"Madonna della Salute" Feast

The "Madonna della Salute" (Madonna of health) is a religious festival with little "tourist" impact but very felt by the Venetians, evoking a sincere religious popular sentiment.
This festival, like the “Redentore” (Redeemer) one, recalls one of the terrible plagues that struck Venice during its centuries-old history: in 1630, more than half a century after the infection occurred in 1575-77, the disease struck again on Venice, decimating its population . The doge therefore vowed to erect a church entitled to the Salute (health), asking for the intercession of the Virgin Mary to end the plague.
The design was entrusted to the young architect Baldassarre Longhena, who cleverly managed to respect the needs of grandeur required by the Serenissima (the Venetian Republic): a church, then consecrated in 1687, which succeeded not only in praising the Virgin Mary, but also representing the greatness of the Republic of Venice at the same time.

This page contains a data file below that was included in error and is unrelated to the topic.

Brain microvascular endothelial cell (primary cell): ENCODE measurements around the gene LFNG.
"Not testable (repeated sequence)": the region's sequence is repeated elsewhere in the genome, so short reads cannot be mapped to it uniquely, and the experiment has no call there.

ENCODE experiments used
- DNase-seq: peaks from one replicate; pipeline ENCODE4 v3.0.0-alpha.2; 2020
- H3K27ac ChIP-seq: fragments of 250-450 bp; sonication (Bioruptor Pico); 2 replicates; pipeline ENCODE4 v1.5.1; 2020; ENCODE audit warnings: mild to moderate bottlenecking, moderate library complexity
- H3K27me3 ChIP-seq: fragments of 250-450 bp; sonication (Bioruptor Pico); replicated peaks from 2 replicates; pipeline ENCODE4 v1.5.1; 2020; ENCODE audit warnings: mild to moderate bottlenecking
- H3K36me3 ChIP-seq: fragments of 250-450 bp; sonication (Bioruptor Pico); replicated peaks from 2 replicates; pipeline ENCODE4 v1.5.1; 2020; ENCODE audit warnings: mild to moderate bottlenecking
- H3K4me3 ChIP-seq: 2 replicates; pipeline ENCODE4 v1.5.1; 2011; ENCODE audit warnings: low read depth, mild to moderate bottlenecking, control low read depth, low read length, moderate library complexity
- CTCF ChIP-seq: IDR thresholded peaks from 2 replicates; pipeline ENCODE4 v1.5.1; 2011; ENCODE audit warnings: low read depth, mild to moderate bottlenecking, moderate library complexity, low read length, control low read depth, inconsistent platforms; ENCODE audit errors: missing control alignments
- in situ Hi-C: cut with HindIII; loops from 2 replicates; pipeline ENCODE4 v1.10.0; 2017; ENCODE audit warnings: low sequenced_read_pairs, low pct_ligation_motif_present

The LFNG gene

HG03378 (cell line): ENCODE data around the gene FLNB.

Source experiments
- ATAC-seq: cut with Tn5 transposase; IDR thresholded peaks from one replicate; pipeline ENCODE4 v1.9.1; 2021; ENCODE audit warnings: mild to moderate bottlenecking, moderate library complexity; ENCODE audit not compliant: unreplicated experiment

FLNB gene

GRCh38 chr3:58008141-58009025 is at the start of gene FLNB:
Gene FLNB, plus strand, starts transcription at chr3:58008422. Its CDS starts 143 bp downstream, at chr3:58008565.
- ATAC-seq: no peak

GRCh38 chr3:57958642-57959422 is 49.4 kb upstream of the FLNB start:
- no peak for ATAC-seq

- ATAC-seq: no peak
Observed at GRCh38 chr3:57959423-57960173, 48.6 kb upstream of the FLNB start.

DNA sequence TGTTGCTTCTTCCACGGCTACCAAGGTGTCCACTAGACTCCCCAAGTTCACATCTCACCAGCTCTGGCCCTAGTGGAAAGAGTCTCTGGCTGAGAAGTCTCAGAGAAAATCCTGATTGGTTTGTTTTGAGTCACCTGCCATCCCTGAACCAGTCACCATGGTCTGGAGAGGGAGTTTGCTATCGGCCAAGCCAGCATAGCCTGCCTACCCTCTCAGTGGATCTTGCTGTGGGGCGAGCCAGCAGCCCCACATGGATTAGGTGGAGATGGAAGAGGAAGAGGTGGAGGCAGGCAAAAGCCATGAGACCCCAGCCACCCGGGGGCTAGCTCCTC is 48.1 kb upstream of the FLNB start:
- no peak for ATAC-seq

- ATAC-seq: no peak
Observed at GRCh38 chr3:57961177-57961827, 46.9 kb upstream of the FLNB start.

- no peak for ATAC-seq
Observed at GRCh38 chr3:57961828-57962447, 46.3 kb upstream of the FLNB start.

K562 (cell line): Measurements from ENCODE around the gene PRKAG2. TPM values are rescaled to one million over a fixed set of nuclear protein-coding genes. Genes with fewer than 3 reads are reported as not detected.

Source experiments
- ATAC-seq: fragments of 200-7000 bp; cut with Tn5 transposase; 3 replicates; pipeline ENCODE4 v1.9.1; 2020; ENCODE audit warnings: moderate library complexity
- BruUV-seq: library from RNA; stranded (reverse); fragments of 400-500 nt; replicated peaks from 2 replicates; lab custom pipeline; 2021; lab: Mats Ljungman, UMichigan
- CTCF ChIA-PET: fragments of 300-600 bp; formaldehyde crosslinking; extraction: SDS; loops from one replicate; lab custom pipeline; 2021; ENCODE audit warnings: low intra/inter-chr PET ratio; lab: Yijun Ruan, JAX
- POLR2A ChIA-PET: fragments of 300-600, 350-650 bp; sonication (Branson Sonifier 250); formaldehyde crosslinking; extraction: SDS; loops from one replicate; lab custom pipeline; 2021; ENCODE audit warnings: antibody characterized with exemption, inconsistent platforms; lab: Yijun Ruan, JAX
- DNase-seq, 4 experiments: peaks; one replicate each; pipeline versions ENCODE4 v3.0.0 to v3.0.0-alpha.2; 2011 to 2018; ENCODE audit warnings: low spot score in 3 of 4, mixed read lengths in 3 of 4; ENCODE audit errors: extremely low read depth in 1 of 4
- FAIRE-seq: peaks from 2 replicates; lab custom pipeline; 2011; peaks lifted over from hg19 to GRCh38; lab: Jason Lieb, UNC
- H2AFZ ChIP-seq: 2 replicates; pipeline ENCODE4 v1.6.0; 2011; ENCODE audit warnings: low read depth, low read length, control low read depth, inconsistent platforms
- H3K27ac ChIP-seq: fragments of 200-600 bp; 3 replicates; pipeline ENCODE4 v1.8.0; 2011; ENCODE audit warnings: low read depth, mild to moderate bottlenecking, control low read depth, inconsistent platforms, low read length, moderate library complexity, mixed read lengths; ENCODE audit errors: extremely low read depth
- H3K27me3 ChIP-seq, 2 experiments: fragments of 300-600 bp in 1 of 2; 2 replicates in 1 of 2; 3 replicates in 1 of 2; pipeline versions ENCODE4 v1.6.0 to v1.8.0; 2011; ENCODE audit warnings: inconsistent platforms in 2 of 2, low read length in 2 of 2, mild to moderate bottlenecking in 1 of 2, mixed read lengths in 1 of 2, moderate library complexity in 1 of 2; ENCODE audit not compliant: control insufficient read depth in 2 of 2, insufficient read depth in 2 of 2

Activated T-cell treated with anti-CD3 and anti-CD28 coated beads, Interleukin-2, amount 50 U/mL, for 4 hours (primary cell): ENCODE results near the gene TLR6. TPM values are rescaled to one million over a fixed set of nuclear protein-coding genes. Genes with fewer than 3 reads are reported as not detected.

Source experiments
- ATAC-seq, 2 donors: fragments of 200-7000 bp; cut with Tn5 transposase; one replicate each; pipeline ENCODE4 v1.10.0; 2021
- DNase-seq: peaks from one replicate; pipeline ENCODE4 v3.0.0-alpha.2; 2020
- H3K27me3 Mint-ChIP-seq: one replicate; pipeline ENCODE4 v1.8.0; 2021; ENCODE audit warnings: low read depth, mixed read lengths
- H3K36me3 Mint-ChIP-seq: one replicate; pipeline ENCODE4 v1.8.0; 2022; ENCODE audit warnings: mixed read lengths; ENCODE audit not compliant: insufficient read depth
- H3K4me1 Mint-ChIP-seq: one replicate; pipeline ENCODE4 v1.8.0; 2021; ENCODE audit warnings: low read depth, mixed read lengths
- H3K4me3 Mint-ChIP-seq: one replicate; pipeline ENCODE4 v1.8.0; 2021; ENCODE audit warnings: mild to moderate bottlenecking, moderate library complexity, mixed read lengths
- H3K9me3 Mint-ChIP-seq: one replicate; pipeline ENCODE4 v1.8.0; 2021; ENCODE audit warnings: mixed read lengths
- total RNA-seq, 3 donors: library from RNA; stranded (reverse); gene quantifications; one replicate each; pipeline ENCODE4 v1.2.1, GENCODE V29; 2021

To this day, on November 21st of every year, thousands of citizens parade on pilgrimage, together with friends and family, along the traditional votive bridge on boats which connects the two banks of the Grand Canal up to the main altar of the imposing church: here , to pay homage to the Madonna and ask her to intercede for personal and loved ones health, they finally light a candle, perpetuating the centuries-old bond of gratitude that binds the city to the Virgin Mary.